This bit should probably be entitled “Future Proofing” because that is what we are trying to do here. The healthier and more in control you can stay, the better your first few months will be.
- Schedule and have any routine tests or treatment that would otherwise be due in the first 3-6 months of your assignment.
- Order supplies of prescription medication for existing conditions.
- Request prescriptions for medications necessary for leisure travel from your new home.
- Stock up on preferred brands of personal care items that are not available in your host location.
Your most important task is to get recommended immunizations. As part of Your Current Health, you should have a list of recommended / required immunizations for your new location, and you may have been organized and already scheduled them. If not, now is the time to get on with it, as some of them need to be administered at specific time intervals. You will also find that many require boosters during your time away, so check to see whether those are readily available there, or if you need to take supplies with you. While many medications are available globally, some are not, and counterfeit drugs are a problem in some countries. If a medication is essential for your ongoing health, order enough supplies to last until you find a reputable source locally.
Please believe me when I say that once you arrive in your new location, you will have a huge list of things to get done, the pressure of a new work/life role, and not a great deal of help. So make it easier on yourself; identify which check-ups, tests etc will be due within the first three to six months of your assignment, and get as many as possible done before you go.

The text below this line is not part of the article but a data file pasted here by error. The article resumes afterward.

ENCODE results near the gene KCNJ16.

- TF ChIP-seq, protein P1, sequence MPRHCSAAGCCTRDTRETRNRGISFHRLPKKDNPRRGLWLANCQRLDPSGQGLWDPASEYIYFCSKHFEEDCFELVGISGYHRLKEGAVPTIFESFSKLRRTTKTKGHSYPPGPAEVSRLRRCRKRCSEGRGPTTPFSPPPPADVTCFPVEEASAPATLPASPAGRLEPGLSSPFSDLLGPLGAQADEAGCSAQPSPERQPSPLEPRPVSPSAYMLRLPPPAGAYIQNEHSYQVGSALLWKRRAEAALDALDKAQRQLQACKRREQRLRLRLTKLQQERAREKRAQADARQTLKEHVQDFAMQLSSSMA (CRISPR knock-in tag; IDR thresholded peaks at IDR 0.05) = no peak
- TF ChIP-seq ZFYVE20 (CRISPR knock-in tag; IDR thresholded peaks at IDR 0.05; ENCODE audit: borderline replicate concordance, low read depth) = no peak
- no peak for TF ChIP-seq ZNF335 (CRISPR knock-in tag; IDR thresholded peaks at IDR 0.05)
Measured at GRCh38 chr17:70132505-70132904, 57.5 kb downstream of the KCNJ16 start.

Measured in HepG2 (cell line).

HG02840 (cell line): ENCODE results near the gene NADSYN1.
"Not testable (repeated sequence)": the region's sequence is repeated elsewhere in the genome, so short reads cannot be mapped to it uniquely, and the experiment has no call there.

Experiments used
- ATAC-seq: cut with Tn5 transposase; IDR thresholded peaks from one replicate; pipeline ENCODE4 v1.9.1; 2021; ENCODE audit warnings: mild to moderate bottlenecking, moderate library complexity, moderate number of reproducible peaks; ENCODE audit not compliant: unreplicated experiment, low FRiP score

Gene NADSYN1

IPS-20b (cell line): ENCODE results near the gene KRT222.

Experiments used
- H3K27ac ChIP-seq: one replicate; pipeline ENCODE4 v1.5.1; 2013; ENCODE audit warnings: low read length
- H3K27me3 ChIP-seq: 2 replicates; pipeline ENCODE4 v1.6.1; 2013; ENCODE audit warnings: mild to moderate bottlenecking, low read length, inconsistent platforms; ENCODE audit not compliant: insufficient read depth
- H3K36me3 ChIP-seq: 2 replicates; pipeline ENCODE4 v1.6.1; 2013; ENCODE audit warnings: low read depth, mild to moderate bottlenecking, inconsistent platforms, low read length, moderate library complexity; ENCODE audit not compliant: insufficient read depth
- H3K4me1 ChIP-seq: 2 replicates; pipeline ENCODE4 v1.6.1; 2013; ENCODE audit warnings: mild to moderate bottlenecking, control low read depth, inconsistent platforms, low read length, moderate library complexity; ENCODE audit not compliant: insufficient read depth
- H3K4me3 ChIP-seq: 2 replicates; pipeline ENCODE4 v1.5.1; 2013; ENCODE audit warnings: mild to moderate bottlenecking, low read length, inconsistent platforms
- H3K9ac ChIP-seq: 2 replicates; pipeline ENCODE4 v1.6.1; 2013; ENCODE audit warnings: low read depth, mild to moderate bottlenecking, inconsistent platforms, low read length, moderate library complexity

If you plan to do any traveling from your new location, investigate what medical precautions are required and get any immunizations, drugs and supplies from your doctors while you are getting all the essential stuff done. It’s a lot easier to drop in ‘and I’m planning on traveling to/will need/will not be able to get” when you are sitting in your hometown doctors office (or going through your company medical) than on a Friday afternoon when you are staring at a tropical diseases poster in an airport on your way to a weekend in Dubai..
Stock up on essentials. Here’s where it gets very individual, because what is essential to one person may seem ridiculous to another, but as we have no way of ever finding out what you listed, feel free to choose whatever you like.. The more extreme measures include first aid items, antibiotics and medications that you may need but may have difficulty getting overseas (including birth control – not all are distributed worldwide). Over the counter drugs such as Tylenol, Nurofen and Beechams (along with many, many others) etc are not universally available, so if you have any particular preferences or sensitivities, take extra with your household goods, and if you have allergies, you might want to take brands that you know are not problematic. My daughter, for instance, has an extreme sensitivity to some sun products, so we take large amounts of a sunscreen that we know doesn’t cause irritation; the same might apply to you for soaps, shampoos, detergents, skin care or even cosmetics. Especially in Asia and Africa, brands cater to local needs, and so if you have Scandinavian or Scottish ancestry, you’re going to have to hunt harder (and pay a great deal more) for products for your skin type. And the same applies for those traveling in the opposite direction – while big cities cater to a cosmopolitan mix of health and beauty needs, as you get more rural, you will have difficulty finding the brands or products that you favor. So start making your list. And checking it twice, as the song goes.